There were several more layers of defences to get through, but Kas didn’t learn much from observing his teammates. Either Lazlo had items on his person specially prepared to deal with that sort of barrier, or Agneza dismantled them with swift efficiency. Though it felt slow, they actually were moving fast, only taking a few grains on each shield or trap. They reached their assigned entry door third, behind the team with the Silverheart and ahead of two other groups.

One complicated lock later, and they stepped inside. Kas swayed dizzily as a flood of unregulated energy immediately hit him like a wall of compressed air.

“That’s different,” Lazlo commented. But apparently the phenomenon wasn’t different enough to catch him unprepared. He tapped one of his armbands and the atmosphere thinned noticeably, the tight-thrumming weight of it evaporating. Kas gasped for air, breathing easier now.

“Entry point 4 success,” Agneza reported on her relay. “Moving up.”

Kas couldn’t hear whatever response she received, as it would be transmitted directly to her by the mental link.

“Confirmed.” Agneza closed the link. “We head left whenever possible.” She held out a hand and Kas handed her another recharge. He’d never seen anyone burn through them so fast. No wonder he’d had to bring so many.

Their assigned ingress avoided the front desk or indeed the entire reception levels, the entry ramp having taken them up toward an employee-only approach. Warning signals fizzled around the vestibule, which Agenza quickly shut down.

Their forcible entrance had already alerted the Maesik employees, the administrative personnel abandoning the interior offices in droves. Distant, purposeful chatter echoed back at them as the staff evacuated, the glow of various enchanted paraphernalia littering desks filled with stacks of scrolls and filing tomes. Large glass windows two storeys high revealed the dazzling heart of the Zha Doya commercial district; rays reflecting off shining glass and silversteel, the Skyway winding between huge radiant fern flowers furling and unfurling in midair as they followed the sun.

Nothing here evoked interest. They bore left and up, further into the tower. Administrative desks gave way to private offices and supply storage, quarters becoming closer and cramped. Every so often Agneza would check in to keep them on track. Sometimes in unexpected ways. As they scouted a somewhat unremarkable series of chambers, she paused and gestured swiftly to an unobtrusive door at the back Kas hadn’t even noticed. “That way.”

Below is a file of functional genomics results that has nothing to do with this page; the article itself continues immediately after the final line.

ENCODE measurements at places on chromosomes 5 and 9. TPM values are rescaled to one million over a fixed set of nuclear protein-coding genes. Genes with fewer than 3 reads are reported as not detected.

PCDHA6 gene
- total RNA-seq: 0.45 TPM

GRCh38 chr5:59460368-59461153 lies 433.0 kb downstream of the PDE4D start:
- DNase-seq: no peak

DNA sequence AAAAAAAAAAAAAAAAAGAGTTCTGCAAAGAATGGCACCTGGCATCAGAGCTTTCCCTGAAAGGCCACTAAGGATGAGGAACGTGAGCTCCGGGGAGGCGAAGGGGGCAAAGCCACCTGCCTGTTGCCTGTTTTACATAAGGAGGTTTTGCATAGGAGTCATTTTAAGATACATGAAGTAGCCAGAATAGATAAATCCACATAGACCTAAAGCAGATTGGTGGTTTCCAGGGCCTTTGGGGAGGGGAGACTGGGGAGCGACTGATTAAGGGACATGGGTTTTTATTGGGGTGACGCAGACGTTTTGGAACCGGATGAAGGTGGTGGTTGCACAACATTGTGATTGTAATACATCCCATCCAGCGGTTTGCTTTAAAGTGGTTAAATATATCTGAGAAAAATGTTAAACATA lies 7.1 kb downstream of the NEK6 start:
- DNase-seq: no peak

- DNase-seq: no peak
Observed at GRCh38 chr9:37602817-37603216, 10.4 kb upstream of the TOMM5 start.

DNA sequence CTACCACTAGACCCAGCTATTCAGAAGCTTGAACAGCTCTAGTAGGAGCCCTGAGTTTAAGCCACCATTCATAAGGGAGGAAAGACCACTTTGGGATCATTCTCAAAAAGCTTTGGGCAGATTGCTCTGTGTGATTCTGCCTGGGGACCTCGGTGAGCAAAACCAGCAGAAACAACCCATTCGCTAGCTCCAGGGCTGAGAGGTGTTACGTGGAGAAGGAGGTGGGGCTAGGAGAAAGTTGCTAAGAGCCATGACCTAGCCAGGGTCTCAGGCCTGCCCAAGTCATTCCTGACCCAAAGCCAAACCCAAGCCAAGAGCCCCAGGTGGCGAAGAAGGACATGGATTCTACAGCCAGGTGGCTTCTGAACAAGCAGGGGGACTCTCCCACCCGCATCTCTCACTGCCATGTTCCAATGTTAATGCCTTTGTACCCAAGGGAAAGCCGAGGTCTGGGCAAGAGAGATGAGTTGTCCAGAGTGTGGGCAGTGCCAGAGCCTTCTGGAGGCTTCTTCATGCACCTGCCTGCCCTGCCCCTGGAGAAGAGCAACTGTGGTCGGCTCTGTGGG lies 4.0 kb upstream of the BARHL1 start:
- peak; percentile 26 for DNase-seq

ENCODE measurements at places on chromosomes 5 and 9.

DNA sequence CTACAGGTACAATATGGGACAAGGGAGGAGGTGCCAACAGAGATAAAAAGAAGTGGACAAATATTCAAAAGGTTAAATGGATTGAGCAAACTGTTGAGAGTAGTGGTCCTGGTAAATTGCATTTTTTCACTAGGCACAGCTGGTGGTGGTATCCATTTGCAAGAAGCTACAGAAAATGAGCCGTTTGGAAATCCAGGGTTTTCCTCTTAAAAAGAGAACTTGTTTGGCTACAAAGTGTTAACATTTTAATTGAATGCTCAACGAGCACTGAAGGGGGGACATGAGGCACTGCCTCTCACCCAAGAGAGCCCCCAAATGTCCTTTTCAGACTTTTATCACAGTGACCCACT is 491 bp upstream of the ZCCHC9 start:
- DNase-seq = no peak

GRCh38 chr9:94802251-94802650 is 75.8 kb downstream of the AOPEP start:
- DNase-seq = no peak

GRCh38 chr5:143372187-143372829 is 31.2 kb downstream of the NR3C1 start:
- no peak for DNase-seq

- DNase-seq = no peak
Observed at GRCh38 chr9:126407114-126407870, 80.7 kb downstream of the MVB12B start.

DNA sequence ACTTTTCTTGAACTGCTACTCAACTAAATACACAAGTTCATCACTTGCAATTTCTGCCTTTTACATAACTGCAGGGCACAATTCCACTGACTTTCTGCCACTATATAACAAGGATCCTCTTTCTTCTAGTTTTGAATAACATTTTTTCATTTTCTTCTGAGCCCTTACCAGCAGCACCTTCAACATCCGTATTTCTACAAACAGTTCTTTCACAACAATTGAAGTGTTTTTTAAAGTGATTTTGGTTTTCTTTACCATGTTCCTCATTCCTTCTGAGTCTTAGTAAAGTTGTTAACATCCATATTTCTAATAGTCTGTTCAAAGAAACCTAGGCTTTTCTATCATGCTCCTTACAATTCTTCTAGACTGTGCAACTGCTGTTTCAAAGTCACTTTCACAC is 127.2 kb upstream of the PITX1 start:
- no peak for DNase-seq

They moved up a flight of stairs and into another nondescript poorly lit hall.

Lazlo led the way, pausing at each door to search beyond, but most on this level weren’t even pretending to have traps or protections. None boasted more than a basic lock that even Kas could have opened in moments. For a research facility, it seemed awfully bereft of equipment or personnel. Kas began to wonder if the client was wrong, if this was another decoy with all the defences on the outside and nothing worth stealing inside. Perhaps the downstairs was rented to some other company to provide a veneer of activity and draw attention away from some other facility where their target resided.

Then Lazlo opened a door and everything abruptly dimmed. Intense feedback completely consumed Kas’ senses, too many spells in too close proximity overloading his MajEye. The device destabilised, shrieking and flickering with meaningless feedback. Kas cursed and yanked it off, blinking away the afterimages to point at the far corner of the room. “There. Definitely there.”

He’d gotten no sense of what the defences were, only a cascade of complex wards so thick it concealed its nature by sheer quantity.

The MajEye hissed feebly as its charge leaked away, fried and useless now. But while a valuable tool, it wasn't irreplaceable. Kas closed his eyes and focused on his own internal reserves, forcing mana down familiar paths until he felt it burn behind his eyelids. More still he sent to the tips of his pinched hands, drawing them up and apart as he released the excess between the L of each thumb and the rest of his fingers. He could feel the tension shimmering between them, thin and easily broken.